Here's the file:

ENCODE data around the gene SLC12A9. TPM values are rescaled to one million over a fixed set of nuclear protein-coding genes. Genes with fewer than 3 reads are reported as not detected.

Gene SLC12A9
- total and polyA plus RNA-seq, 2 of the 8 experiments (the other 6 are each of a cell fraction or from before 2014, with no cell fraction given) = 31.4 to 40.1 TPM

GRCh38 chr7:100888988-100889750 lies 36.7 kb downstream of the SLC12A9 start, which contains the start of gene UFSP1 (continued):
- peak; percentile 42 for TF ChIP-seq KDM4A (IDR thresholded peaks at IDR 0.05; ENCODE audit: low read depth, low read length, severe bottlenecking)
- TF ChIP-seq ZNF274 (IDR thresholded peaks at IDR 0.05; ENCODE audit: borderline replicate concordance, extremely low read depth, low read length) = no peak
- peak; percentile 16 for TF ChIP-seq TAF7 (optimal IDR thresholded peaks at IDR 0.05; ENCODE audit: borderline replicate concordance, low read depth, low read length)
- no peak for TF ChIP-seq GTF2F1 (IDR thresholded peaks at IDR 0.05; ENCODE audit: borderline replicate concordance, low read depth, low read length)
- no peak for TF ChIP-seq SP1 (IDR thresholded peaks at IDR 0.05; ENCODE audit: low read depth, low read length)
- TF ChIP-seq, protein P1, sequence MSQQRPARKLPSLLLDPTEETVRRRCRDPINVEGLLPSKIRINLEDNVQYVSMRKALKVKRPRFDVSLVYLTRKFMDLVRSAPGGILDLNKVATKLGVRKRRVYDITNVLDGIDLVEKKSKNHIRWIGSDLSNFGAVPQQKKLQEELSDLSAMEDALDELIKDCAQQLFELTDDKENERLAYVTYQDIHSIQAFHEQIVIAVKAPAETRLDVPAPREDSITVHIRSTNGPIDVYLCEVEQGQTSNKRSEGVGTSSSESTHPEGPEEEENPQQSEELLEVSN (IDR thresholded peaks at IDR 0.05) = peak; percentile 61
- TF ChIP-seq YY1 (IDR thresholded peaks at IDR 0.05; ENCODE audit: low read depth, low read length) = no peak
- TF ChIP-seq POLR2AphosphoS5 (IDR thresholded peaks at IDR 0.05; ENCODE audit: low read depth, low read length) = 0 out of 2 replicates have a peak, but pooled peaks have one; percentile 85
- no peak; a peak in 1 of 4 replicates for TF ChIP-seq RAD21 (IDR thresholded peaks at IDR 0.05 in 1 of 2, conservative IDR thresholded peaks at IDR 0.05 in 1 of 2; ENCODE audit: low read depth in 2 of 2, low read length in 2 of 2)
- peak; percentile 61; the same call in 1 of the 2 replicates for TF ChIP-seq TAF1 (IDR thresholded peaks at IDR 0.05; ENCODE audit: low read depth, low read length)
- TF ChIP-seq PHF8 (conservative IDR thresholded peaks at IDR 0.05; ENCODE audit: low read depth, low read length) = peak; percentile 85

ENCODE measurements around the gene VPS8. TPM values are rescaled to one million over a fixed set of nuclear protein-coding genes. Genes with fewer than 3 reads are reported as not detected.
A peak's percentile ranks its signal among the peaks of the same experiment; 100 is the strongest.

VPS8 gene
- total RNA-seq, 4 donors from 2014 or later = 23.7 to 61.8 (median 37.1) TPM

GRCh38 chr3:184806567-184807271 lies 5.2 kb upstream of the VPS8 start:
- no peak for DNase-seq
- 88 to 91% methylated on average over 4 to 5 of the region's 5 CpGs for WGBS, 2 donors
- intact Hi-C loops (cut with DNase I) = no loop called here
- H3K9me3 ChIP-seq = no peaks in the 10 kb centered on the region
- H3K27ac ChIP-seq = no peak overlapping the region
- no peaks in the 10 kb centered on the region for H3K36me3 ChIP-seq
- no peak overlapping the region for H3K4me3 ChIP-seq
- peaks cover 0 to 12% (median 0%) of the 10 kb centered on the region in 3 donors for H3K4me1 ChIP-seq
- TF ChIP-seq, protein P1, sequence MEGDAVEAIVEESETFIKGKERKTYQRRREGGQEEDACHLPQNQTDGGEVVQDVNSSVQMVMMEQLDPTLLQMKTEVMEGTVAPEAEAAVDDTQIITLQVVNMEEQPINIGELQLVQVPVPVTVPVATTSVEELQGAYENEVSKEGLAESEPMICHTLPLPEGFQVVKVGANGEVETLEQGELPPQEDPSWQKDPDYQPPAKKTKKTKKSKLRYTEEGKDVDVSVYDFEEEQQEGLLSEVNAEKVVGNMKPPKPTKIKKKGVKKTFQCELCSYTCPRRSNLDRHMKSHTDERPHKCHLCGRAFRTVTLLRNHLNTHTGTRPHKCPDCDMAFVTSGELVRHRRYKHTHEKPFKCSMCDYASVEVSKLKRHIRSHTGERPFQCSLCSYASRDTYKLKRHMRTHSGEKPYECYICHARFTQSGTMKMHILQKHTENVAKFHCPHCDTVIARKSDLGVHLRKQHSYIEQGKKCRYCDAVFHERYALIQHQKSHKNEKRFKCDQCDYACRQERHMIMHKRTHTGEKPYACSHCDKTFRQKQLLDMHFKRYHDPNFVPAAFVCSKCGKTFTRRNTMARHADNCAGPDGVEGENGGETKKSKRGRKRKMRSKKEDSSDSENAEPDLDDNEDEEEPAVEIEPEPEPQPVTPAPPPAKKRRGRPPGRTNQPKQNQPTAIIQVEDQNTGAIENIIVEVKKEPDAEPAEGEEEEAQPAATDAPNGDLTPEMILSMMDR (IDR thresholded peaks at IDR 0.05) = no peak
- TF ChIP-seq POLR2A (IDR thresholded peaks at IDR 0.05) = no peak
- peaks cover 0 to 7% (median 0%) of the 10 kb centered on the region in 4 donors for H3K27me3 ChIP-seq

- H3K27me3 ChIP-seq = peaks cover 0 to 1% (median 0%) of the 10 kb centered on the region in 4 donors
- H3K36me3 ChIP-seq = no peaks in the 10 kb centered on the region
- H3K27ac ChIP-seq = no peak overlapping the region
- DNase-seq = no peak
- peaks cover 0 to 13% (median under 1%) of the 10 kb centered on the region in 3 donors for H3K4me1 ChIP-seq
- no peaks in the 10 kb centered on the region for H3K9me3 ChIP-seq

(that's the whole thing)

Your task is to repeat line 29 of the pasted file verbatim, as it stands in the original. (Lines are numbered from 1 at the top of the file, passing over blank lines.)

- TF ChIP-seq, protein P1, sequence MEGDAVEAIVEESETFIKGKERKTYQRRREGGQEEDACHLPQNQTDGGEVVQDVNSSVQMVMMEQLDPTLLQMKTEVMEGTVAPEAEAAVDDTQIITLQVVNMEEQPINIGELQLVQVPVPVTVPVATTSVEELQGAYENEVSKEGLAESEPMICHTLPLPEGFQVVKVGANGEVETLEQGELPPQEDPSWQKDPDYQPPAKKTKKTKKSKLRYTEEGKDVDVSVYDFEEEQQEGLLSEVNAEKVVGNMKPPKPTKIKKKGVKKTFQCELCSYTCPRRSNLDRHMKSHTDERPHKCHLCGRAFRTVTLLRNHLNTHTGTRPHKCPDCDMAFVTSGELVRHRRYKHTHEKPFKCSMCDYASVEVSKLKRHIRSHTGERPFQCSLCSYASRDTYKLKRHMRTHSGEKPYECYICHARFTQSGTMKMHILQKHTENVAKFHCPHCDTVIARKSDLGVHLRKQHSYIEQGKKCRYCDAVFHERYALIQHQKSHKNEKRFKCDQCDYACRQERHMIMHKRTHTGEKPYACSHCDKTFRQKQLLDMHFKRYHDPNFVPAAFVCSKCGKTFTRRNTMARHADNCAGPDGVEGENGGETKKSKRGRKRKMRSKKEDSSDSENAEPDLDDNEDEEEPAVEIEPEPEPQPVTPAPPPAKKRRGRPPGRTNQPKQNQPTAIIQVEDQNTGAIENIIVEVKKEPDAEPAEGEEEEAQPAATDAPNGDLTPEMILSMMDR (IDR thresholded peaks at IDR 0.05) = no peak